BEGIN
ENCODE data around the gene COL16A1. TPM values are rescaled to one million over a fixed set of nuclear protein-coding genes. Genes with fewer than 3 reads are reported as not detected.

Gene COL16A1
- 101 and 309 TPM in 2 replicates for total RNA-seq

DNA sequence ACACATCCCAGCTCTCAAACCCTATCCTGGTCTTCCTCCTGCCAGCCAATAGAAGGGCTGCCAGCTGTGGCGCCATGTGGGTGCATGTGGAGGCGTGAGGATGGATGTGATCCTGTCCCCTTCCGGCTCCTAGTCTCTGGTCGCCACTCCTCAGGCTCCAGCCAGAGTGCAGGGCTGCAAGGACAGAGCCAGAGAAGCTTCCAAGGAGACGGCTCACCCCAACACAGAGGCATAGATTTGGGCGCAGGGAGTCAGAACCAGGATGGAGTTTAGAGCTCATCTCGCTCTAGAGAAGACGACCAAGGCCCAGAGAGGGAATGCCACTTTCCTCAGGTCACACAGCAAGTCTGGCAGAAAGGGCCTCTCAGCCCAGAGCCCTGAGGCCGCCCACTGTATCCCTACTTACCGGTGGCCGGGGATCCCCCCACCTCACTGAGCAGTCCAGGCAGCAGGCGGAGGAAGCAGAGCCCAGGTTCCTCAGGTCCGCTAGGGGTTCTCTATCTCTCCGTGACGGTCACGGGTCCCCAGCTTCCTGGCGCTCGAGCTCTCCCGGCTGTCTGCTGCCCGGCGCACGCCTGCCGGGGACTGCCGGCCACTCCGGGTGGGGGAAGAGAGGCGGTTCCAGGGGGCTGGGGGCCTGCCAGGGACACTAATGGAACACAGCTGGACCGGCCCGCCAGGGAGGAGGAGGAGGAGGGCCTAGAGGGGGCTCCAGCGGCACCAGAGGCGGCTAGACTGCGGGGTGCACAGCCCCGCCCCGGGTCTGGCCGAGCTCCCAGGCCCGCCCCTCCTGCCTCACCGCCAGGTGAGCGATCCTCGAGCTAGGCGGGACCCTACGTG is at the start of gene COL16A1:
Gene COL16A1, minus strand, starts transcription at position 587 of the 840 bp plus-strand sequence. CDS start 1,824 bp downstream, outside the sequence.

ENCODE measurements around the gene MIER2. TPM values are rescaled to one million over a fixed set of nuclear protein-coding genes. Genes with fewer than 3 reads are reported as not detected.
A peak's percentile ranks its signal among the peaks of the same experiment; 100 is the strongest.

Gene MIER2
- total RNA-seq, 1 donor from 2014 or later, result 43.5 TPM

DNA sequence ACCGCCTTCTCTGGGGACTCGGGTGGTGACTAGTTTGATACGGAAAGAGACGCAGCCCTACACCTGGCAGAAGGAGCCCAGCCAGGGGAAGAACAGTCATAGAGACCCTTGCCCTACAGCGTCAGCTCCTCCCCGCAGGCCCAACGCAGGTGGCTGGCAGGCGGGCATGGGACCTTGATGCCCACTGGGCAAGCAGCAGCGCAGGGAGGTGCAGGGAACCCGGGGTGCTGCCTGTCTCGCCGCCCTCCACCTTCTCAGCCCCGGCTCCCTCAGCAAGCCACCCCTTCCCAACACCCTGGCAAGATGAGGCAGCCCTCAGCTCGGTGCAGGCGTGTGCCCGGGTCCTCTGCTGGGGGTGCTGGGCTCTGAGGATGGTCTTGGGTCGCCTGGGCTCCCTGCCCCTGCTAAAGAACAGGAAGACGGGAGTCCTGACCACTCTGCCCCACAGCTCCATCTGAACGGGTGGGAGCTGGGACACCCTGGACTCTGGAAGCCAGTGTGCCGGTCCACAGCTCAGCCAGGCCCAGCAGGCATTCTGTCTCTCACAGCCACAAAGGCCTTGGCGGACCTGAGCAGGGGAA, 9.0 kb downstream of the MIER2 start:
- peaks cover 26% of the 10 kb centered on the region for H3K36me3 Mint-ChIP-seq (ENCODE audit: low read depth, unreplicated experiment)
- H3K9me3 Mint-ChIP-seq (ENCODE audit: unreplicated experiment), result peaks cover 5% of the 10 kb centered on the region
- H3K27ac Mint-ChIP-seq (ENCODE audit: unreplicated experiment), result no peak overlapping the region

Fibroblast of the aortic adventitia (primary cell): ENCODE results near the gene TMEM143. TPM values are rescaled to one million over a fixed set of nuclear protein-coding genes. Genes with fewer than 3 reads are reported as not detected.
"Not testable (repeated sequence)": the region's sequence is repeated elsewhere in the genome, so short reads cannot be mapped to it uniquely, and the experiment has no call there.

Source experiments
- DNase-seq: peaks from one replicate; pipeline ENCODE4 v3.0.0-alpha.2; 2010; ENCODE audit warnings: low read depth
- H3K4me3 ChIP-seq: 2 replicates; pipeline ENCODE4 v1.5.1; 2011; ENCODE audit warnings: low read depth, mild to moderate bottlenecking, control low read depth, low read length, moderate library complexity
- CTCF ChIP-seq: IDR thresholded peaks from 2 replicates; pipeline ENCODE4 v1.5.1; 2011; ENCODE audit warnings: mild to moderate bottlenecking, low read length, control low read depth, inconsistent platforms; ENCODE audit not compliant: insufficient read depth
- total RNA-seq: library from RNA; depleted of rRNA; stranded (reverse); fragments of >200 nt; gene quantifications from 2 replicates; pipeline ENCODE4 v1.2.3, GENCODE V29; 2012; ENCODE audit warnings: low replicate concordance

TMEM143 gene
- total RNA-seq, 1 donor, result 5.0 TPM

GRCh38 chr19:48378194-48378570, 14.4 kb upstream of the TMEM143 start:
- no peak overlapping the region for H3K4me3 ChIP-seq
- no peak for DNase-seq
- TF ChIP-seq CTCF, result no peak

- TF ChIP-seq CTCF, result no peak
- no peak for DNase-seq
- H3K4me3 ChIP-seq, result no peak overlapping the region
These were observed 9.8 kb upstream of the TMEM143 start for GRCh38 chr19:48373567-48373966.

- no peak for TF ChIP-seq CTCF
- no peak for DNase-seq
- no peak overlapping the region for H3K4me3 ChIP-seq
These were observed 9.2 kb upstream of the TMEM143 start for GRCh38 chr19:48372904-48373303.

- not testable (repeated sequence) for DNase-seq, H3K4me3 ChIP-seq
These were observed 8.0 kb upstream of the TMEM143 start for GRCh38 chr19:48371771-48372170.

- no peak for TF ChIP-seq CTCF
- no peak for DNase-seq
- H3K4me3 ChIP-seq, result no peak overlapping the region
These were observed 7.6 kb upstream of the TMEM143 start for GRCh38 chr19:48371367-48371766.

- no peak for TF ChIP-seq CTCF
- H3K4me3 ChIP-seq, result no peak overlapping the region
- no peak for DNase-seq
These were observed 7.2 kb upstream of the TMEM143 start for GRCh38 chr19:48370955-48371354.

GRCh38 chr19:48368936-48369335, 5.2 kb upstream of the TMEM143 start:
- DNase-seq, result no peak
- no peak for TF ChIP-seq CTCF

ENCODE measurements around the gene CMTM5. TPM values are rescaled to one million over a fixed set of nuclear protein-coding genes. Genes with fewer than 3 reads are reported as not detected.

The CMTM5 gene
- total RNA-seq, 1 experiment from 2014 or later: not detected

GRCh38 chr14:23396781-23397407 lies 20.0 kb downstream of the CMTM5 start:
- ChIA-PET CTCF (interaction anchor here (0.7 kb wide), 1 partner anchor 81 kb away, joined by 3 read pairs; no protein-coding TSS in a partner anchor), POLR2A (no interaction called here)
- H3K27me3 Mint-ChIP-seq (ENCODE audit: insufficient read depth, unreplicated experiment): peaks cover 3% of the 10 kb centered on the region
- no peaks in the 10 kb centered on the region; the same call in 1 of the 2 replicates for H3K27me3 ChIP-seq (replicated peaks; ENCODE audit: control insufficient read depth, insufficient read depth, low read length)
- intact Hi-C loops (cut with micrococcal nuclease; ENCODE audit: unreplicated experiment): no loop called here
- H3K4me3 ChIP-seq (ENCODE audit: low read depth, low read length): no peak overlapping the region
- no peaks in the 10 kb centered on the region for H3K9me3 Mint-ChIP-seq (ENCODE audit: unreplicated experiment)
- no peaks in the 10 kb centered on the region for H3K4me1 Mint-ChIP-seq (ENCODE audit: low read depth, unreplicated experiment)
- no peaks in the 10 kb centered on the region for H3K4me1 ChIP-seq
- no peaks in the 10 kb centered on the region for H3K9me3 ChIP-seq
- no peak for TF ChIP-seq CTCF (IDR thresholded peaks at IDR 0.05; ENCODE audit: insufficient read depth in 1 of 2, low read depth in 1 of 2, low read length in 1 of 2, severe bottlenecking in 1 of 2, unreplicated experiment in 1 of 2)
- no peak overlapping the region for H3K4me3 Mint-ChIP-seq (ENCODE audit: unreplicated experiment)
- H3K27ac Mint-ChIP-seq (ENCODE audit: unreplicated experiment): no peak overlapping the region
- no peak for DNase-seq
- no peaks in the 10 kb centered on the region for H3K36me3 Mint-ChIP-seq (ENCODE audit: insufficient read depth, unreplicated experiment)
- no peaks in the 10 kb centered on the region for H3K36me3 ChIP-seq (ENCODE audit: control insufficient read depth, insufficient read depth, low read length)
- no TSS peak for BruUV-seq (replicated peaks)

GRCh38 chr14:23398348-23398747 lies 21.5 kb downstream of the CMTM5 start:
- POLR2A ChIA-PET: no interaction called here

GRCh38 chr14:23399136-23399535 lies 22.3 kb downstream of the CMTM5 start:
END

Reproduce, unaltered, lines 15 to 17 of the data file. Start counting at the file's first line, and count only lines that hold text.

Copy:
"Not testable (repeated sequence)": the region's sequence is repeated elsewhere in the genome, so short reads cannot be mapped to it uniquely, and the experiment has no call there.

Source experiments
- DNase-seq: peaks from one replicate; pipeline ENCODE4 v3.0.0-alpha.2; 2010; ENCODE audit warnings: low read depth